Why does 'water' sound like 'wadder'?
Hi everyone, and welcome back to Seattle Learning Academy's American English Pronunciation Podcast. My name is Mandy, and this is our 61st episode.
Ah, it feels good to be finished with version 1 of Rhythm and Intonation. It feels nice that everything is slowly getting back to normal around Seattle Learning Academy.
I'm really excited about today's show about the t sound being replaced by a d sound by native speakers in the United States. I've been waiting and waiting to talk about the strange things the t sound does, but it was pretty far down the list of episodes I thought were important. I'm deciding to do it now because there have been two recent forum posts about this topic, and both of the topics were started by Brazilians. However, this issue is important for lots of languages, not just Portuguese. This issue was first brought to my attention when I was teaching a corporate class earlier this year and two Spanish speakers came up to me on a break and asked my why they were both hearing an r sound in the middle of the word water. "An r sound?" I asked. "Yes," they answered. "In the middle of the word?" "Yes," they answered. This seemed very strange to me, so I asked them what their native language was, and they both said it was Spanish. I asked them to say the word, which they both pronounced "water." I asked them if they here an r sound when they say the word, and they both said, "no". Then I pronounced the word "water" two different acceptable ways, and asked them which way they heard an r sound. I had my answer as to why they were hearing an r sound in the middle of the word water, and it all has to do with what linguists call an alveolar tap, and what I call a "quick d sound".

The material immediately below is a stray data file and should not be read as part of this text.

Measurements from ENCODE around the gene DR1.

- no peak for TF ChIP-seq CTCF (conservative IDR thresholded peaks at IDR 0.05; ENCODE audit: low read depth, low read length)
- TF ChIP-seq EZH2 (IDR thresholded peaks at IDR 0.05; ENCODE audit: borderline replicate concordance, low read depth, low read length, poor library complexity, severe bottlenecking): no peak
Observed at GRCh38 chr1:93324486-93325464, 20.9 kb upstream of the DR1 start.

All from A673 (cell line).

If you've been listening to these podcasts for a while, and have heard the podcasts about the r sound, I warned you all of tapping your r's. (tapped r sound). That tapped r sound is the same sound Americans make when we substitute a quick d sound for the t sound, and is a common sound in both Spanish and Portuguese, as well as numerous other languages. Since most non-native speakers don't substitute the quick d sound for the t sound, your r sound and t sound are perceived as very different sounds, which they are. Now, that was a long story about why Spanish and Portuguese speakers are hearing an r sound when they think they should be hearing a t sound or a d sound. Today I want to teach you about when Americans use a quick d sound in place of a t sound. And I have a forum post about the r issue that I hope you'll go to and tell me if you do or don't hear an r sound when I say a quick d sound. I'm still curious about it, and I just think it's pretty neat.
So, when do Americans substitute a quick d sound for the t sound. This is the beginning of some somewhat complicated formulas I'm going to give you. The quick d sound isn't the only thing we say instead of the t sound, we have two other options as well, which I'm going to get to in the next few weeks.
For today, when do Americans substitute a quick d sound for a t sound?
Americans substitute a d sound for a t sound (are you ready?) when the t sound follows a vowel or an r sound, and comes before a vowel, r sound, schwa+r, or l sound. Think about it like this, vowels, r's and l's will mess up a t sound. Here, I'll repeat the rule again. Americans substitute a d sound for a t sound when the t sound follows a vowel or an r sound, and comes before a vowel, r sound, schwa+r, or l sound.
Let's look at our example of the word water. The t in the middle of that word is following an aw sound, and comes before a schwa+r, so American will substitute a quick d sound for the t sound. I'll say the word with a proper t sound, then with a quick d sound.